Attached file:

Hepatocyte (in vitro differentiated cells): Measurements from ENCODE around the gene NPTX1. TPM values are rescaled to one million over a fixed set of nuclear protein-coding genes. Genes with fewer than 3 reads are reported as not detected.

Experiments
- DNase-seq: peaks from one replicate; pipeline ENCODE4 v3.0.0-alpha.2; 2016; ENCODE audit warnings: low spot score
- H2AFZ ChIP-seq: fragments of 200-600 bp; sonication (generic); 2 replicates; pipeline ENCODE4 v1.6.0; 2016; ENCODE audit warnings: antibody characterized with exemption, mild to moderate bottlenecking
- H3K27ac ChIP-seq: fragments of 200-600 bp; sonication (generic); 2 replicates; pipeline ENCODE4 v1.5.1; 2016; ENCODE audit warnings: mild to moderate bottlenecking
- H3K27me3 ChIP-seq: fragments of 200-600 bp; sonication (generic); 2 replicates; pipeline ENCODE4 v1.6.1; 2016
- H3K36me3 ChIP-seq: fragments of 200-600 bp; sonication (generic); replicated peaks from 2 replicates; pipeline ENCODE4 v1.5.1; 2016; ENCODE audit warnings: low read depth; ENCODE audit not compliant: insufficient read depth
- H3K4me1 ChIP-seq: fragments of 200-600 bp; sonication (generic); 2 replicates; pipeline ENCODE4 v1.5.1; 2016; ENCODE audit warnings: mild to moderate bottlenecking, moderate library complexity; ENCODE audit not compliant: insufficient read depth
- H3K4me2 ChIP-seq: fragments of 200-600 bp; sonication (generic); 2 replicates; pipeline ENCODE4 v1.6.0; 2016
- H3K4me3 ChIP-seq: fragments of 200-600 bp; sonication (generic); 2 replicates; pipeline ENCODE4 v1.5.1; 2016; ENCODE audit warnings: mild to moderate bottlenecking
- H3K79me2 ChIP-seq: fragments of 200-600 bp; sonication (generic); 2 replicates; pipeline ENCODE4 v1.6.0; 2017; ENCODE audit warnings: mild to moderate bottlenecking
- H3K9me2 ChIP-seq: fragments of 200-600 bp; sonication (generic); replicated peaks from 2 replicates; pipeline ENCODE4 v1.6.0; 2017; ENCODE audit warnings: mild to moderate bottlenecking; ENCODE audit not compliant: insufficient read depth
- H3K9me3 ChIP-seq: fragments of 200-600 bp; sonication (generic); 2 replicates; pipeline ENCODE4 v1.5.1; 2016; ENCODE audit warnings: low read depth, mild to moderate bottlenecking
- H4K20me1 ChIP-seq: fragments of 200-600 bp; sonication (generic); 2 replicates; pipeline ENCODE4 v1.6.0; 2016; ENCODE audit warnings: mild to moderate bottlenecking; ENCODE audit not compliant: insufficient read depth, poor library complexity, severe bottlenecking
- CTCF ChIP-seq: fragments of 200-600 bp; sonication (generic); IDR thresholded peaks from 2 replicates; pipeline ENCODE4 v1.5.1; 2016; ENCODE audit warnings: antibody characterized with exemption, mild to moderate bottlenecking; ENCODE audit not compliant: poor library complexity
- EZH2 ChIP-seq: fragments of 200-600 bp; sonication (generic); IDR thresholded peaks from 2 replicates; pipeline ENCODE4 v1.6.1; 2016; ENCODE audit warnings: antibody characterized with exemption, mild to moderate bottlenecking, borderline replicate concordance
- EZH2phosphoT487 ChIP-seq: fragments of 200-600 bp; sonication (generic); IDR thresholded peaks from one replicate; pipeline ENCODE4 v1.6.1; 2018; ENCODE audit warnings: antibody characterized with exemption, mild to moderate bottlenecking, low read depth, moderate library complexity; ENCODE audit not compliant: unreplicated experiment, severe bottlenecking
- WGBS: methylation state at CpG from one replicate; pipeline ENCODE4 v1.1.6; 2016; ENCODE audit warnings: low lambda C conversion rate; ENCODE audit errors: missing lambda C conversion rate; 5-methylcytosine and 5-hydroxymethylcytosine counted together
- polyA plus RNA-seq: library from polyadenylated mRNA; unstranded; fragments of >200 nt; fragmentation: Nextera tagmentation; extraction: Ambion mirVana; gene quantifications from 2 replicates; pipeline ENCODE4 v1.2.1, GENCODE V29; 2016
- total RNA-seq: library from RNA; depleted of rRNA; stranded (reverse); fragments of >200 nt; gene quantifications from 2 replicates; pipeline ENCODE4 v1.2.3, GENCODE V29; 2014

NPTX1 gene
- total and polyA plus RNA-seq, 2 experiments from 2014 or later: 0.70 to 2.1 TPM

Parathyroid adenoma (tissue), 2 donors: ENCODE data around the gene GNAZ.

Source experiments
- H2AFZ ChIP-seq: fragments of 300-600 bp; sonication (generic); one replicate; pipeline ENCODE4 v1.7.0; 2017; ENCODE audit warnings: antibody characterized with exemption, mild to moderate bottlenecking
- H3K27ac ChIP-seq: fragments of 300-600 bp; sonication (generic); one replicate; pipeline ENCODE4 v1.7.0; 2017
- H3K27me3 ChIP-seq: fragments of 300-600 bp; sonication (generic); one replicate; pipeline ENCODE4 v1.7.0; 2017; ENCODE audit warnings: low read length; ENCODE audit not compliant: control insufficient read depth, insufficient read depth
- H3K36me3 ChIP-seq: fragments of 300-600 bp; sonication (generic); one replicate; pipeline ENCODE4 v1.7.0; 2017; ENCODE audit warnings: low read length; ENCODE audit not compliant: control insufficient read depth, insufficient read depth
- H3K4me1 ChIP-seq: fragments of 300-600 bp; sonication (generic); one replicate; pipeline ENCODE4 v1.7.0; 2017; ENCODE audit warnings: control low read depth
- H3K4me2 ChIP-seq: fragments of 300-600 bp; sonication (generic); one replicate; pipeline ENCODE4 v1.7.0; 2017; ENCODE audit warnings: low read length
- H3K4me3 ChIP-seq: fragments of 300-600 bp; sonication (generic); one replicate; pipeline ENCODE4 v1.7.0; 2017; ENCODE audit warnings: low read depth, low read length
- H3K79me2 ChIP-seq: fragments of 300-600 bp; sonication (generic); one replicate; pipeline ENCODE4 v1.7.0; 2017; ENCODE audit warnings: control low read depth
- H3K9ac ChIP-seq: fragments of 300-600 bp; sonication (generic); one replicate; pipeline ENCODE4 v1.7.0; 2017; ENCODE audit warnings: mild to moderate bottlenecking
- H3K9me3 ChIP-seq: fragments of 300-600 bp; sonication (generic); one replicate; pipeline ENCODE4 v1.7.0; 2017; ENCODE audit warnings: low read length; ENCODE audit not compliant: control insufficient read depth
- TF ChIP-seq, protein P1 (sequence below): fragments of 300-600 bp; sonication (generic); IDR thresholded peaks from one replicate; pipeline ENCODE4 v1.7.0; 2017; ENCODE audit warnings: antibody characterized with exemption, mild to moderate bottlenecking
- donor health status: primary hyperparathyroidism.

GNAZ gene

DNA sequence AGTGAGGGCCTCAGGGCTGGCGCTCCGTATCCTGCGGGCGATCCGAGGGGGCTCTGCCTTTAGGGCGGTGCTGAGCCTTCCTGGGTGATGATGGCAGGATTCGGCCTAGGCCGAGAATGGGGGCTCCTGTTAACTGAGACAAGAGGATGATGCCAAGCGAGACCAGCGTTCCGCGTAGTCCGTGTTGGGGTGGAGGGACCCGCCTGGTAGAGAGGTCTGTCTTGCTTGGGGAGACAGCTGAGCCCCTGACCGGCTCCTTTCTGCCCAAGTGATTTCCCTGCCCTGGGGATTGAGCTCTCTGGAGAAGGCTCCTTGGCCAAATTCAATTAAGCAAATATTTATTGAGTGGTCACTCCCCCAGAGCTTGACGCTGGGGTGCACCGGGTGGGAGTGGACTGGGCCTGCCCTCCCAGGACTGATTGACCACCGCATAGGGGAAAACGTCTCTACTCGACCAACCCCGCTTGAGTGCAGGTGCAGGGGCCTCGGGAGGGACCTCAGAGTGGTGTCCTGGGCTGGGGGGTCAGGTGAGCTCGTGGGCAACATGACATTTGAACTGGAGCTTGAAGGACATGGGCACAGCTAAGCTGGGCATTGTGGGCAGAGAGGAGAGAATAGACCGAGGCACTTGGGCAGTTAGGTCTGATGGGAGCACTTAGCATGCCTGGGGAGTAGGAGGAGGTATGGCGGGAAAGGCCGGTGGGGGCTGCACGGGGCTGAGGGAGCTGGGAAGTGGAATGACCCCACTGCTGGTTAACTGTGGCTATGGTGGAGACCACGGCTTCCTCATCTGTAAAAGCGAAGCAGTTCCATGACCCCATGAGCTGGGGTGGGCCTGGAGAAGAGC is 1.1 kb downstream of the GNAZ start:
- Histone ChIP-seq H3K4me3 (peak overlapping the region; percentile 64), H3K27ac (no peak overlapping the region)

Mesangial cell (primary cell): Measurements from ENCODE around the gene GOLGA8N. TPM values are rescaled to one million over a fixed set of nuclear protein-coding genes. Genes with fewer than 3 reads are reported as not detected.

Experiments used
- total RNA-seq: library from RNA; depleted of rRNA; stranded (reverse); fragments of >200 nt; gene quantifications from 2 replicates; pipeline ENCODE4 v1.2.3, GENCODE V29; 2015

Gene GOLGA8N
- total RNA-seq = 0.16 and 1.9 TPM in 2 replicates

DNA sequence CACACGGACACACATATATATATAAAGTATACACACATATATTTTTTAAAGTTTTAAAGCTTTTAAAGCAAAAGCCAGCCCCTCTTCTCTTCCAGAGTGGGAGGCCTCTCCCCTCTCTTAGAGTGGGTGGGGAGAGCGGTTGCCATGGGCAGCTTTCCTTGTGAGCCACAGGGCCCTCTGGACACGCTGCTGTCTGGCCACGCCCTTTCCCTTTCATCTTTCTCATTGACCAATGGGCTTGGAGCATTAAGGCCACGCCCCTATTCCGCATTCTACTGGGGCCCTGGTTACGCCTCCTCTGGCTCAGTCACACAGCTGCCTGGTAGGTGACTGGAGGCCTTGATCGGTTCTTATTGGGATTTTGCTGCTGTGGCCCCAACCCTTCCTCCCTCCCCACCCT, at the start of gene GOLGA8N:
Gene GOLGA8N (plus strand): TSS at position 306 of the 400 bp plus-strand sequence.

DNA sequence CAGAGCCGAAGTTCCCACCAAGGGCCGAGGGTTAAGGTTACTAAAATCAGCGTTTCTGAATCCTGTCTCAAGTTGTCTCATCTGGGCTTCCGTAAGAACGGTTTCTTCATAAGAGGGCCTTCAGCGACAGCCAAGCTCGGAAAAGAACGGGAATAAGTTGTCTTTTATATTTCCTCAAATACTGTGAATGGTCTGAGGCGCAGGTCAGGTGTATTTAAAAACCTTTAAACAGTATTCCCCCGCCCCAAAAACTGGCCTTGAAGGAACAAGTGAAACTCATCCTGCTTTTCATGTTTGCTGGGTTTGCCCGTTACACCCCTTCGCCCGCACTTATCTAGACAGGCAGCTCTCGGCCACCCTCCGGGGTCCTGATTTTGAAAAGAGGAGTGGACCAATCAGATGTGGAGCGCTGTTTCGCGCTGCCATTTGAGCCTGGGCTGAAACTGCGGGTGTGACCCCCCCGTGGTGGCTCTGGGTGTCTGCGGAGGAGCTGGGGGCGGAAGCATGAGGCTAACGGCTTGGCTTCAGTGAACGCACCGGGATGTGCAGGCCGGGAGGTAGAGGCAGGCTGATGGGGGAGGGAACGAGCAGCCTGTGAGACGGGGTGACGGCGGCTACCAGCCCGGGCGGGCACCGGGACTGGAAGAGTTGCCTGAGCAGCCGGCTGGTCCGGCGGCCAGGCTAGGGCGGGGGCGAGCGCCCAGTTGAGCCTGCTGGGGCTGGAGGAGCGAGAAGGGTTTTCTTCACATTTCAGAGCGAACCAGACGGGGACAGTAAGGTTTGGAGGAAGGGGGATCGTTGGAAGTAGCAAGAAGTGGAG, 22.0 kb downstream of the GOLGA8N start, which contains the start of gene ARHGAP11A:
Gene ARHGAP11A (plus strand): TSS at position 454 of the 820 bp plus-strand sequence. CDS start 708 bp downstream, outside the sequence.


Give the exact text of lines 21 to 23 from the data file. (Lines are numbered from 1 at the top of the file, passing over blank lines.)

NPTX1 gene
- total and polyA plus RNA-seq, 2 experiments from 2014 or later: 0.70 to 2.1 TPM

Parathyroid adenoma (tissue), 2 donors: ENCODE data around the gene GNAZ.